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By Scot Ackerman

M.D. on 02/09/2016

Reflections on “Technology Trends: Proton Therapy Treatment for Breast Cancer”

In December 2015, Applied Radiation Oncology published an article examining the benefits of Proton Therapy Treatment for Breast Cancer.

In many cancer cases, proton therapy treatment is more beneficial than conventional X-ray radiation for breast cancer patients because it reduces the dose of radiation to surrounding healthy tissue, like the heart and lungs. Extremely high doses of radiation exposure can result in a woman developing heart attacks, heart disease, and/or chronic lung damage as a long-term side effect of her treatment.

Cancer patients and survivors are living longer, healthier lives today. It is important that a newly diagnosed patient feels empowered to research her treatment options so that she can have the best outcomes regarding her personal quality of life.

With each patient—whether breast cancer or any other tumor site—Ackerman Cancer Center’s medical physics department creates a proton therapy and a conventional radiation treatment plan to compare which course of treatment will be most efficient and effective. Since our proton therapy machine came online last year, approximately 50 percent of our breast cancer patients have been selected for treatment with the pinpoint precision of proton therapy.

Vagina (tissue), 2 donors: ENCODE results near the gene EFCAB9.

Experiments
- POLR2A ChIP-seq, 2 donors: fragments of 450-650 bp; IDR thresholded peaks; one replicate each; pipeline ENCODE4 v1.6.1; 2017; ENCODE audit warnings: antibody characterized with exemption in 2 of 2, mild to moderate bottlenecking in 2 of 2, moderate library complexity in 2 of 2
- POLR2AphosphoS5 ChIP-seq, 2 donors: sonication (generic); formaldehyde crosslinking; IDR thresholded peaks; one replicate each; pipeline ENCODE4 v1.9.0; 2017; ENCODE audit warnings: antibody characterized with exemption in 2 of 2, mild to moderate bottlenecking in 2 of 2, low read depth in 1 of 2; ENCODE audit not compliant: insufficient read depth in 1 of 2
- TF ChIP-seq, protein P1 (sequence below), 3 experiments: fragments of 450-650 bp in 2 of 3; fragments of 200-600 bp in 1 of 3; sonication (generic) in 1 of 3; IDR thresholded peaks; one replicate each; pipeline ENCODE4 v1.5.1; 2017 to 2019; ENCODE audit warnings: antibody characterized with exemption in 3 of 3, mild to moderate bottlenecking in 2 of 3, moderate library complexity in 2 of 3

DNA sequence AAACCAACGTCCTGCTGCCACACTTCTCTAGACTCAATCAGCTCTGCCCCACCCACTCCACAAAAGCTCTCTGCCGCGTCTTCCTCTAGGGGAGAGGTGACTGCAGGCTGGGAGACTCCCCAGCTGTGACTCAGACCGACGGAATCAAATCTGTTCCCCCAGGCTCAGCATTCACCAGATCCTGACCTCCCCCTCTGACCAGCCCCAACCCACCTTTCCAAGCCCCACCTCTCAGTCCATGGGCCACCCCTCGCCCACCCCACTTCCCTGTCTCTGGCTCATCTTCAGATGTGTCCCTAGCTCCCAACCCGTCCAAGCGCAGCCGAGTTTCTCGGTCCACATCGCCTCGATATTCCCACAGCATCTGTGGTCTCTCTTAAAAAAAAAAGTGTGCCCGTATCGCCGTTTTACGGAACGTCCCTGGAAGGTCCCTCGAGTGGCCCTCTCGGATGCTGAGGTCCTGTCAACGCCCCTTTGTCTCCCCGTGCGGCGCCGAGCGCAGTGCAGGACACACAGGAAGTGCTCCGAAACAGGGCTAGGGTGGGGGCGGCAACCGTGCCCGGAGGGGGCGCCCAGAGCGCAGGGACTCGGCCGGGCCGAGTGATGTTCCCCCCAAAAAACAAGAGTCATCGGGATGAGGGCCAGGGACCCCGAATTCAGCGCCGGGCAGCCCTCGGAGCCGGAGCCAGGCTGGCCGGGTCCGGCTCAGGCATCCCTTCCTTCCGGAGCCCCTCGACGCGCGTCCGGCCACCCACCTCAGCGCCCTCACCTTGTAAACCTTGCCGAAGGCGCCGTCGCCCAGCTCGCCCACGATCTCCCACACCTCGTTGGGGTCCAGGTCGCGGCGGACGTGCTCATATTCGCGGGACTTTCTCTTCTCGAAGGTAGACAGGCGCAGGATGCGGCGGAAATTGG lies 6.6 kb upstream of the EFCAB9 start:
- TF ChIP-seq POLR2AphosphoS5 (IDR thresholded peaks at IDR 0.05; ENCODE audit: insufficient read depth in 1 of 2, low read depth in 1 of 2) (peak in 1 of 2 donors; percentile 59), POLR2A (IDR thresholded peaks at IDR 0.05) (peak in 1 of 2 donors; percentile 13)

Because proton therapy does not have an exit dose, some clinicians have a concern about the uncertainty of where the proton particles will hit their peak energy deposition—healthy tissue or cancer cells. Ackerman Cancer Center addresses this uncertainty through daily image guidance, surgical clips left from lumpectomy procedures, and coaching the patient on breath-hold techniques. We will also have pencil beam scanning, which allows us to treat larger, more complicated tumors, with the installation of our second Mevion proton therapy machine next year.  

Contact us to get answers for your questions about proton therapy treatment.

To read the full article from Applied Radiation Oncology, click here.

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